Inspecting/Replacing your Motor Brushes

p>The brushes on Nolting machines start off as sticks of carbon, 16mm long and of 3mm square cross-section - the same material as used for pencil leads. Their function is to conduct the electricity from the wires to the rotor of the motor. Carbon is used not just for its conductivity but also because it is softer than the copper it must run on and it is also a lubricant in its own right. It WILL wear down with use, however. When one of the brushes gets to be 8mm long it is time to replace both of them. It is recommended by Nolting to CHECK your brushes after 1500 hours of machine useage. Because one will wear faster than the other you may decide you can do another 1000 hours just by swapping them over. At the very least you will get an appreciation of how fast your brushes are wearing.


To compensate for the wear the brushes are mounted on springs which keep the carbon stick pushed onto the copper rotor. In all but very old motors the brush unit resembles a jack-in-a-box when you get it out and more particularly when you try to get it back in again. On pre-2002 machines there were no side inspection holes drilled in the body of the machine as the motors were still mounted "vertically". In these cases and if your motor has external brushes you will be able to access ONE of the brushes from underneath and the system was designed so that that particular brush is the one that will wear the faster. On pre-2001 machines you may still have a motor with internal brushes. Consider getting a new motor now!!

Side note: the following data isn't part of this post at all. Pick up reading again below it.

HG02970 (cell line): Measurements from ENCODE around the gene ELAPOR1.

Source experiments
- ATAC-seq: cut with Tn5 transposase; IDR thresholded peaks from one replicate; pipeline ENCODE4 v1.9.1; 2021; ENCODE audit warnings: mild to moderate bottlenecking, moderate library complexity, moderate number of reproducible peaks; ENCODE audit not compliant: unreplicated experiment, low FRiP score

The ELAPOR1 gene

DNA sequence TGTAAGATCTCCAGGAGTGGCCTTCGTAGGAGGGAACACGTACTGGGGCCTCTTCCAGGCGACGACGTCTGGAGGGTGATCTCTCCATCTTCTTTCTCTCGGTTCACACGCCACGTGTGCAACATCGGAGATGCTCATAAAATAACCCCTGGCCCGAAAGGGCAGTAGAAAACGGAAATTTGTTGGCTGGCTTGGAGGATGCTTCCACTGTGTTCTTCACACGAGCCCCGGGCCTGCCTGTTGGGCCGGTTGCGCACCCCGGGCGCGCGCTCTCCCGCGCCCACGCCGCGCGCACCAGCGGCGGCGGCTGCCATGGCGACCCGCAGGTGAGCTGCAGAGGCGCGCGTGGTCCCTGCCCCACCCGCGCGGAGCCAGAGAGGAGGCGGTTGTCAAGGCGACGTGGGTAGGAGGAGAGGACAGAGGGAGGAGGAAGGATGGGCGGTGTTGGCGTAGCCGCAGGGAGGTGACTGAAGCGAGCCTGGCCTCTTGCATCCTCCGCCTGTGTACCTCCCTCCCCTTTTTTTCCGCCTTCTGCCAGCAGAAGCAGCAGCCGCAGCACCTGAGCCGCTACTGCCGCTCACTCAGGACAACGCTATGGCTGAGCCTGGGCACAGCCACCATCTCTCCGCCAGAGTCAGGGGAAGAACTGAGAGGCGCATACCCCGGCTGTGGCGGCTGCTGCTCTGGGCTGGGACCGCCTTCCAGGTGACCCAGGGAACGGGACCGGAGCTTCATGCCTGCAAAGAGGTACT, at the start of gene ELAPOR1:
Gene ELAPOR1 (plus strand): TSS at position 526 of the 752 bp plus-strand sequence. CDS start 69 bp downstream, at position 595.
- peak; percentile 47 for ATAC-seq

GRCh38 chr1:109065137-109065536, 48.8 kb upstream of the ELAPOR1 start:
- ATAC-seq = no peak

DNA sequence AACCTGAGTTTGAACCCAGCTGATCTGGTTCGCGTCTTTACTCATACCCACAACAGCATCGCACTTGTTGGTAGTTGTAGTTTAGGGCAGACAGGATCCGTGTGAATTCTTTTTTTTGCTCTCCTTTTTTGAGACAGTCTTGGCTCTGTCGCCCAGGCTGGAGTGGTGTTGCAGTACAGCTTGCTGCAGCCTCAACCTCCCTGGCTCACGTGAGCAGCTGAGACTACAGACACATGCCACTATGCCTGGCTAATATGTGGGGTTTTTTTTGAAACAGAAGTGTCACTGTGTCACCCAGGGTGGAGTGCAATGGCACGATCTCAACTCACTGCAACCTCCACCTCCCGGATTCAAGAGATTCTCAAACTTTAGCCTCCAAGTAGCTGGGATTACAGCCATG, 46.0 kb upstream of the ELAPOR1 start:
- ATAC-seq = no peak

Most Noltings in NZ will have side inspection ports - holes drilled through the machine body in the vicinity of the rear axle that just happen to be right over where the external brushes are housed on the motor body. These holes are stoppered with a light plastic plug - easily removed to reveal a slot-headed black plastic screw-in cap that retains the jack-in-a-box spring-thing-with-the-carbon-brush-attached. Unscrew this black plastic cap to access the brush assembly. The worse case will be on the left-hand side of the machine so you might like to start there. If this brush is, say, 12mm long you will get good mileage by swapping it with the right-side brush which will be maybe 14mm long. If the left brush is 8mm or less contact  Mike for a new set. At $13 a pair (incl P&P + GST) it is CHEAP INSURANCE.

To get your jack back in the box is a tad tricky. I have developed a technique that makes it a bit easier. Lay a tiny bit of blu-tack in the slot of the cap. This should help it stick to your screwdriver. Alligning the curve at the end of the carbon brush with the long axis of the motor, push the jack back in the box with your finger and then insinuate a very small screwdriver under your fingertip, from the side, to take over the holding-in duties. Now you can position the black-plastic-cap-blu-tacked-to-the-screwdriver over the hole and withdraw your tiny screwdriver. Turn carefully in a clockwise direction until you feel the threads meshing. Do up and replace the cover in the hole.

WHY should you do this? IF you are the lucky sort, when your brushes become too short to make contact with the rotor, your machine will just slow down and eventually stop - usually noticable over a day or so. Replace the brushes and you’re away again. HOWEVER, This Year (2008), we have had several cases of worn brushes SPIKING the controller board which has meant drawn-out and costly repairs. It’s not worth NOT doing this job. Believe me.